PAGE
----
AAA Washington gets help from BC students to improve its employee Health & Wellness program
Retirement. Health insurance. Paid time off. Maternity and paternity leave. Wellness?
What started out as an employee perk at many large corporations has become common among businesses of all sizes. Done well, health and wellness programs offer employees the incentives, tools and support to adopt and maintain healthy lifestyle habits that not only benefit the employee, but the company’s bottom line.
But who’s training the wellness experts?
“I learned health promotion skills by ‘doing’ as I went, on the job—coordinating employee wellness programs before it became a defined career pathway,” said Amy Swanson, MPH, Bellevue College’s Health & Wellness program chair. “So, when I look at our program, I can see how it would have prepared me to do all things I was never formally taught to do.”
Students enrolled in the Health & Wellness program (formerly Health Promotion Management) learn the ins and outs of health promotion and disease prevention at the community, individual and institutional levels. Courses span chronic disease, health promotion, nutrition, exercise science, environmental health, and stress management to develop effective health and wellness programming.
While coursework is certainly crucial to understanding all that the term “wellness” can encompass, hands-on training is critical in learning how to assess organizational culture and implement real, lasting change.
Enter AAA Washington.
AAA Washington benefits manager Kathryn Rothberg reached out to Swanson to see if she had students who could present information on back health and ergonomics for their annual employee benefits fair. Swanson was also looking for employers to partner with for the Health & Wellness Bachelor of Applied Science (BAS) class capstone. AAA Washington, like many companies, house “employee wellness” under human resources. Swanson thought her students could offer valuable input to the company, and get real-world experience in return. Rothberg readily agreed.
“Kathryn was incredibly excited about the partnership and bringing new ideas to AAA. This made us a good fit to not only educate but to give them a usable plan,” said Swanson.
Students navigated all the components of what goes into employee wellness programs—with a real company in real time. The experience gave them the chance to examine the environmental, physical, financial, and social wellness strengths and gaps for a thriving company. Swanson said AAA Washington was generous with their time and honest with their vision and obstacles, something that helped make the experience very real for students.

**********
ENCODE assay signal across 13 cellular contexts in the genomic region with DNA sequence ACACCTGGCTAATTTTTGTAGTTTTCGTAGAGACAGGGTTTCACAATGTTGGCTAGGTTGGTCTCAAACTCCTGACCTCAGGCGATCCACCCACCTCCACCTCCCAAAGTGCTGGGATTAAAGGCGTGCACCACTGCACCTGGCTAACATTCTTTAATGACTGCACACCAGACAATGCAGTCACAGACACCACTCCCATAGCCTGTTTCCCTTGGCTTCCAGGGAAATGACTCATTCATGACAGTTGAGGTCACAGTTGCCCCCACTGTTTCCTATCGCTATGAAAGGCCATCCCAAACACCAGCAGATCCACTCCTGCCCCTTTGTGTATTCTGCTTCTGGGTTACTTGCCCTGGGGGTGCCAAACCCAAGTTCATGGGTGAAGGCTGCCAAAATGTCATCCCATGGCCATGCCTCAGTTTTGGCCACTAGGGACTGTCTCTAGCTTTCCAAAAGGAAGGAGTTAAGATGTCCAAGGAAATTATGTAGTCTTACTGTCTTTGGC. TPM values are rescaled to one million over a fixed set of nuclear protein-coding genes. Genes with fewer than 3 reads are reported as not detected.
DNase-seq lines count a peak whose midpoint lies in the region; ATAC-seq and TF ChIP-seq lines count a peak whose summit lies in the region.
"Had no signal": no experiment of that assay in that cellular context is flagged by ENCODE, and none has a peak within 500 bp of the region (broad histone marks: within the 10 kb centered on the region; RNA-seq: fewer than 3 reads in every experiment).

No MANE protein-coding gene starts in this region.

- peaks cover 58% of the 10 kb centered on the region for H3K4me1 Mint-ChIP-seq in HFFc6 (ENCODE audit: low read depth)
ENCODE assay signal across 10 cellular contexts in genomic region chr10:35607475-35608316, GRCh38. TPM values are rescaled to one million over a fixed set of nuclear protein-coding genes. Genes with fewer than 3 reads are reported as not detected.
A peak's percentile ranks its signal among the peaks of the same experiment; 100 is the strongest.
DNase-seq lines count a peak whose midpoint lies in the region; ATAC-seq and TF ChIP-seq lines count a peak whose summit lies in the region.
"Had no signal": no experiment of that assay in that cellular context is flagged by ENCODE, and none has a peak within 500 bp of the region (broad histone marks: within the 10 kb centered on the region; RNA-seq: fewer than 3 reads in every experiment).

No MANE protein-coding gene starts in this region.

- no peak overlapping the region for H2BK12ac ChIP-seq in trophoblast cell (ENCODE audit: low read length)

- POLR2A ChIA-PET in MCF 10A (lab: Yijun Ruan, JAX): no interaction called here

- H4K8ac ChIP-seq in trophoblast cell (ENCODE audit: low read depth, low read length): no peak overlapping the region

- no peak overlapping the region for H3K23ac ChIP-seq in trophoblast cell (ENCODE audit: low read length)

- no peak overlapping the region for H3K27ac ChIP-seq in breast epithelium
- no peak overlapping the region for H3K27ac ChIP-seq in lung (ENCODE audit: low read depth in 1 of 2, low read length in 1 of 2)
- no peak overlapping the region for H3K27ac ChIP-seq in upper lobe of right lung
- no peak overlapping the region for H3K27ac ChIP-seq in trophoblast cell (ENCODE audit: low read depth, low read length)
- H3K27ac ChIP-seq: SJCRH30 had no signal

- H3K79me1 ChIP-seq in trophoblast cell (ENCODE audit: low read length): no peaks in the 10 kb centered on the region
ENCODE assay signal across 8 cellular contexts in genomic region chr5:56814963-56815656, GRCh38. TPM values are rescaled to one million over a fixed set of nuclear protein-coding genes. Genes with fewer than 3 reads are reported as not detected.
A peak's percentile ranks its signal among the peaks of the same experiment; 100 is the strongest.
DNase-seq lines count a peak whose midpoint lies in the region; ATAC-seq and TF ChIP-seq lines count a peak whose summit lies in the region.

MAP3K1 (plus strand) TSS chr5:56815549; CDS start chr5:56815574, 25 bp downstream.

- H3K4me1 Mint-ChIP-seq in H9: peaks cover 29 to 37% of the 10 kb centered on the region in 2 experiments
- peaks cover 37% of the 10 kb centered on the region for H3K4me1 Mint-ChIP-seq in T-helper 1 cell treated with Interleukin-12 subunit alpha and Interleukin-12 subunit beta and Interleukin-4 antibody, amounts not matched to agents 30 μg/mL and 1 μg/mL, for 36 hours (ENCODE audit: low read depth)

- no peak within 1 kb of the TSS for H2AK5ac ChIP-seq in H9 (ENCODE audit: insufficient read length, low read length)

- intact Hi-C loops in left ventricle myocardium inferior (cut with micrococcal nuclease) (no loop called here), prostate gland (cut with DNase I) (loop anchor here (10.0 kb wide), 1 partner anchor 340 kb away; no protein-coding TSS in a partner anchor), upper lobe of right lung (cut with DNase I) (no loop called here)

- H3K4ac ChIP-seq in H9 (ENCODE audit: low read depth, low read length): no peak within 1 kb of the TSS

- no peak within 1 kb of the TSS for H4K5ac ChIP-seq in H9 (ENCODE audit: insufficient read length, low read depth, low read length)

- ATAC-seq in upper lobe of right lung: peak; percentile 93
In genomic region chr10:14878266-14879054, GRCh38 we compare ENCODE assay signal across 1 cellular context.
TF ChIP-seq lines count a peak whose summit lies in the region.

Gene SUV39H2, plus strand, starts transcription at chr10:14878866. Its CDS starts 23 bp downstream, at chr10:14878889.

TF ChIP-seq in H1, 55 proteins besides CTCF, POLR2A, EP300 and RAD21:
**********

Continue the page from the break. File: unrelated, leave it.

“Textbooks and lectures only go so far when you want students to move beyond statistical data to apply theoretical concepts,” said Swanson. “We were incredibly lucky Kathryn was open and willing to pilot this project. Without her, the students would not have this opportunity to learn and grow.”
The students met and interviewed Rothberg, attended an on-site presentation at AAA headquarters to learn the results of their culture survey, and evaluated the wellness space. Students then produced written and oral proposals exploring AAA’s wellness offerings, researched the effectiveness of their worksite wellness, and presented specific recommendations on ways to improve their employee wellness offerings.
Rothberg said the company has already realized many benefits from the partnership. “We were able to provide the students with an actual employer case study (located just minutes away), and we’ve been exposed to their wealth of great ideas, access to statistics, proven wellness practices and ideas on employee surveys.”
After the capstone presentation on June 18 (which included a demonstration of how to do stretches at the board table), Kirk Nelson, AAA Washington CEO & President, noted that, “We really appreciated the thoughtful plan the BC students put together for AAA Washington. It was great to learn that we’re providing a great employee benefits package that contributes to their wellness, and we learned a lot about where we can go from here. It was a very useful exercise for both AAA and BC.”
“In a world of confusing health information, we want our graduates to be analytical and research-based, but also thoughtful and creative” she said. “It was amazing to see the students in action.”
Last Updated June 28, 2019